The Green Line of the T in Boston. The trains run above ground for much of their routes, and users pay at the fareboxes where the drivers sit at the front of each of the two cars.www.mbta.com
Pittsburgh, PA is similar to the green line. Major stations are entrance-controlled and a fare collector is there during peak hours; during non-peak hours or at smaller stops you pay at the farebox in the front.
Boston's line does run in a tunnel, and so does Pittsburgh's, but in Pittsburgh, the tunnel is entirely in the downtown free-fare zone, so there is no fare control in the tunnel stations. There is, however, classical music.
Toronto's System is pay as you enter, expect on the 501 Queen, where it is both POP, and Pay as you enter.Cleveland's Light Rail system is also Pay as you enter, except at Tower City, where it is Entrance Controlled.
Red line in Cleveland. Whether or not it's light rail is debatable but the line has an infuriating system of collecting fares in a bus-style fare box as you enter the train.Worse yet they seem to use different fare collection methods at different stations which makes it mighty confusing if you're not a regular.It could be a good small rail system but fare collection is from the dark ages.
The fare collection system in Cleveland IS confusing. I do remember that. However, the drivers seemed to be helpful.
Red line in Houston is the honor system and is completely above ground (at ground level)
Another example of a soon to be partly non-POP system is Portland, where they are planning to install some kind of fare control at two stations. And I forgot to mention New Orleans, which uses regular fareboxes as I understand it, and Tacoma, where there is no fare at all. Portland and Seattle's streetcars are also unlike typical light rail in that the ticket machines are on the train rather than in the stations.And another instance of odd fare collection is the Chinatown station on the Broad-Ridge line in Philadelphia, where at night, the station agent's booth is closed, and the driver of the subway train collects fares and issues transfers, something one can find on subway-surface lines, but is very unusual for a heavy rail operation.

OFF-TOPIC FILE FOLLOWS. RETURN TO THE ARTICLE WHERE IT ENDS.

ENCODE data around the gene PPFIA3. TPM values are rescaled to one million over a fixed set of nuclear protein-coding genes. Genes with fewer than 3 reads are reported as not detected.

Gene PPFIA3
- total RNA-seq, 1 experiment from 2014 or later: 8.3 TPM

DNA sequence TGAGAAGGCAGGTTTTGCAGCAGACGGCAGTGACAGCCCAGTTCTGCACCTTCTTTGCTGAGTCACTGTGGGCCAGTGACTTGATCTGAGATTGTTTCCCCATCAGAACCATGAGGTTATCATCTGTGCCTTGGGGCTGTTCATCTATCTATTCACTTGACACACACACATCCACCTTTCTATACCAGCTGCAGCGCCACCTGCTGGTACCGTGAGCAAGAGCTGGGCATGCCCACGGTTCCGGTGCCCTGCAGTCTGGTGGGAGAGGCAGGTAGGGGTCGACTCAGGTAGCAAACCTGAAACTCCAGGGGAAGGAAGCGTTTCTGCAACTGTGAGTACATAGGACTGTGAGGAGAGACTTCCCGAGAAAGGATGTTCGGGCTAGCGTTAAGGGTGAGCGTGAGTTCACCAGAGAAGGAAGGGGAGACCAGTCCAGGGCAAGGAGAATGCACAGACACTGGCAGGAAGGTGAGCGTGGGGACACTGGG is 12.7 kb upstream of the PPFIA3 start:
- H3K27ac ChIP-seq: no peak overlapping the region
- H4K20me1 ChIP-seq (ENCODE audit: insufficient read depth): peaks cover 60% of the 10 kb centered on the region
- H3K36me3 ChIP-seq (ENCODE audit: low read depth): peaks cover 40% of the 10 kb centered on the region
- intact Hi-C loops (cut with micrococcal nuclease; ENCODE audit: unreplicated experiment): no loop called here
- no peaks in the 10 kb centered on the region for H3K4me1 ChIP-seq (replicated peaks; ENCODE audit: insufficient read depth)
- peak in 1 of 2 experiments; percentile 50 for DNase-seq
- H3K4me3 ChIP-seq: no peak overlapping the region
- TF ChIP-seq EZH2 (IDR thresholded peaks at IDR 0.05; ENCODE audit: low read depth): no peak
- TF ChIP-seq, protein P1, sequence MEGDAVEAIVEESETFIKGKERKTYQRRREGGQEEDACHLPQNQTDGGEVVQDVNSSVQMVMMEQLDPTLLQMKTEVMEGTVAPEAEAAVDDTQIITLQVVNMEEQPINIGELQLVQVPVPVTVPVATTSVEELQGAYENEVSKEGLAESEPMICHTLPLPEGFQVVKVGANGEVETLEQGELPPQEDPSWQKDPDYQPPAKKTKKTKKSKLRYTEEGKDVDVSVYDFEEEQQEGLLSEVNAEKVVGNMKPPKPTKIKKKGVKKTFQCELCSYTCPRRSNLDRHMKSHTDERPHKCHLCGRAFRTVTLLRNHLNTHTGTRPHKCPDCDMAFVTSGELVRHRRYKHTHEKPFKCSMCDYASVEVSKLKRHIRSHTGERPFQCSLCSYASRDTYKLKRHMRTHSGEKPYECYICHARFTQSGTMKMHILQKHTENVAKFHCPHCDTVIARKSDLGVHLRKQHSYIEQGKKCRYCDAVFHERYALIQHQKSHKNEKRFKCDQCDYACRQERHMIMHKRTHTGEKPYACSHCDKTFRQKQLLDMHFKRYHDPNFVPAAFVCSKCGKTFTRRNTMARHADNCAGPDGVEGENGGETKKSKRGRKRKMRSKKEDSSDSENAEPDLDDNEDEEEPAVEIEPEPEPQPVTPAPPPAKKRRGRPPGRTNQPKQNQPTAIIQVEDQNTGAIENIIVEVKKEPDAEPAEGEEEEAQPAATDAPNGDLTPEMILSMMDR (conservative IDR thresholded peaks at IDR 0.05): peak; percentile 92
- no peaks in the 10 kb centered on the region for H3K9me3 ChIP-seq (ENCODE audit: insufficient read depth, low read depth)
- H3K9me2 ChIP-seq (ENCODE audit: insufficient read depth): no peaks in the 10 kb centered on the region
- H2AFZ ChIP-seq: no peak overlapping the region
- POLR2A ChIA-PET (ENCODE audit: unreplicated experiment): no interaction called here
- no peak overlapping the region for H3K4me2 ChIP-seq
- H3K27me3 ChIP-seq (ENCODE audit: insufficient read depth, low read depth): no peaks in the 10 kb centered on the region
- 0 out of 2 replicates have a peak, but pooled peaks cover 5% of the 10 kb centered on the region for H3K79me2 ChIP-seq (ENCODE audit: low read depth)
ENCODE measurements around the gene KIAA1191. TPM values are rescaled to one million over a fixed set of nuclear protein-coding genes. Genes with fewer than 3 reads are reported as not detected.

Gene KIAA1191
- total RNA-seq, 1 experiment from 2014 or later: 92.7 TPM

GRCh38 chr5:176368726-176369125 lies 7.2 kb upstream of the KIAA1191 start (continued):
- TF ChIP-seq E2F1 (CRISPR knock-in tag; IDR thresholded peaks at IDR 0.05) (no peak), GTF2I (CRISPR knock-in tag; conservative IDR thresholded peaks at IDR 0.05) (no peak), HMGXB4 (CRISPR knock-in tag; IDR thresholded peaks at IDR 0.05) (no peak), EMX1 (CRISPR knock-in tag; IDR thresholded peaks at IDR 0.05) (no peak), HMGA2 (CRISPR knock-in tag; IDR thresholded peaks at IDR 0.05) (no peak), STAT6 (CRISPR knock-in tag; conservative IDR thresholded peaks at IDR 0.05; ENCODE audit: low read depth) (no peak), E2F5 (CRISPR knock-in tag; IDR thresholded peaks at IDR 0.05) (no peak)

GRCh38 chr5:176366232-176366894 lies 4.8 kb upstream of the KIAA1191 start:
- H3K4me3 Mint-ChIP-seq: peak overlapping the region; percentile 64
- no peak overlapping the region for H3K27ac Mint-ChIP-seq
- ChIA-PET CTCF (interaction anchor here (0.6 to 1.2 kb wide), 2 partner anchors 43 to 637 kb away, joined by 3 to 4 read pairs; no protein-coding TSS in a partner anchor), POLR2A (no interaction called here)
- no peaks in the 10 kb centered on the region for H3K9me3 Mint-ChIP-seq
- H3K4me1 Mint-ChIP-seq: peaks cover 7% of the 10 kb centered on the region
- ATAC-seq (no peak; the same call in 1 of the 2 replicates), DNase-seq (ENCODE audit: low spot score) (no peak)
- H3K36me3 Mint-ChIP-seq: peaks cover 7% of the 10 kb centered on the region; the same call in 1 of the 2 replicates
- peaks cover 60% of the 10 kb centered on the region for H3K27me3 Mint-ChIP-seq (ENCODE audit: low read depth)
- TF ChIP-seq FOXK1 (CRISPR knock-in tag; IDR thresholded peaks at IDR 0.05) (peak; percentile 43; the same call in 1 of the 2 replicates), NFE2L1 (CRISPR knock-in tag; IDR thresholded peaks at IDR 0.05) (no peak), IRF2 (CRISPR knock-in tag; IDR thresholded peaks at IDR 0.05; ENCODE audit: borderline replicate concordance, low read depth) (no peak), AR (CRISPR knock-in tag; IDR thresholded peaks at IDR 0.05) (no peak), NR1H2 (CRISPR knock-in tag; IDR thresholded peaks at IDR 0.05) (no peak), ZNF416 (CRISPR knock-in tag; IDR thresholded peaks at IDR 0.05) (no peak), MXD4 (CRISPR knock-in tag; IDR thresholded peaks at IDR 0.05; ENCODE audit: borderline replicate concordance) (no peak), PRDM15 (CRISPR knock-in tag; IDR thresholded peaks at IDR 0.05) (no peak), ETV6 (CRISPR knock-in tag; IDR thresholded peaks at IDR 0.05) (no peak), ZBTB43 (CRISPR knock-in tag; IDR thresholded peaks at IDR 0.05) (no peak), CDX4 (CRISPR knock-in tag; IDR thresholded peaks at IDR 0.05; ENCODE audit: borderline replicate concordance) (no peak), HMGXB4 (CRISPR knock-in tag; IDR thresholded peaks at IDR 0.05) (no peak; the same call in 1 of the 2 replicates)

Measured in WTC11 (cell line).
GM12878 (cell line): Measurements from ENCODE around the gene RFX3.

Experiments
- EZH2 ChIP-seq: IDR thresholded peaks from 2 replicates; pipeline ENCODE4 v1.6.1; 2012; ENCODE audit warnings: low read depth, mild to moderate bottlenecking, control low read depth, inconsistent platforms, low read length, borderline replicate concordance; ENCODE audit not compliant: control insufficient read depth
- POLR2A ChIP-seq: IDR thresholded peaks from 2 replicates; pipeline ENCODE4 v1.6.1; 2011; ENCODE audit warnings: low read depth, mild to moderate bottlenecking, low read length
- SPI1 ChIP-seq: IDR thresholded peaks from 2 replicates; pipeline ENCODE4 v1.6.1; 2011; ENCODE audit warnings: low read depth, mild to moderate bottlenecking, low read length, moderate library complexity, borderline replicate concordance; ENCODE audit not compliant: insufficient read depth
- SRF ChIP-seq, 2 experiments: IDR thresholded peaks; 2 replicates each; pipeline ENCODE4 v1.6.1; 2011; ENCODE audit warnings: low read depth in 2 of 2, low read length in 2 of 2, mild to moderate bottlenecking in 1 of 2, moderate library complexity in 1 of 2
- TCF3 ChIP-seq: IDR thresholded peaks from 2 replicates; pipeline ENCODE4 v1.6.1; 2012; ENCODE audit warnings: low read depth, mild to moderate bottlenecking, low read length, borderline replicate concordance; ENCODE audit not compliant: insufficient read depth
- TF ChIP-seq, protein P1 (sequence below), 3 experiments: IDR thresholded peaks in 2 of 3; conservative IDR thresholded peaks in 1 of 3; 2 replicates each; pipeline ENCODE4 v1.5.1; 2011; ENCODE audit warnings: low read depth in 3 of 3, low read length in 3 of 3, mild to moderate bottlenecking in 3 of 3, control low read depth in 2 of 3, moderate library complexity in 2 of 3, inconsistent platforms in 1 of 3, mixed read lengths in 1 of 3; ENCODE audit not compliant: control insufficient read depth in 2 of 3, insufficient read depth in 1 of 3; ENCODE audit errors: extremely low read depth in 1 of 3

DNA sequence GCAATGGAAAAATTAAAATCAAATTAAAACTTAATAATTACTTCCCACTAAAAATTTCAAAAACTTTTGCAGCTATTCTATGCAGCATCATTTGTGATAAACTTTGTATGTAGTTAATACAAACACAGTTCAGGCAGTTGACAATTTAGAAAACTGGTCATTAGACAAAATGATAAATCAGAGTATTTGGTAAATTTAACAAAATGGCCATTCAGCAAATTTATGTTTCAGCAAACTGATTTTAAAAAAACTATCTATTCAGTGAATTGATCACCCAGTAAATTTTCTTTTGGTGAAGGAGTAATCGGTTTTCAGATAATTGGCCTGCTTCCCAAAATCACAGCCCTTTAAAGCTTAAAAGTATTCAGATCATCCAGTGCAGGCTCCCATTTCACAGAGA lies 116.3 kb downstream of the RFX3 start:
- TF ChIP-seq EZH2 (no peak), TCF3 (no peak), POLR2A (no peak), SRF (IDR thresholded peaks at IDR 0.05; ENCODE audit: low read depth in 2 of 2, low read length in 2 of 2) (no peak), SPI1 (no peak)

The #15 Girard line in Philadelphia?
I think the Red Line in Cleveland is classified as Heavy Rail Subway.
The above ground section of the light rail system in Buffalo is free, once you enter the subway it is proof of payment
Virtually every streetcar I rode in Europe is on an honor system. In fact most of the Subways there are too.I did see a curious thing in Amsterdam, with ticket booths inside the streetcar itself...
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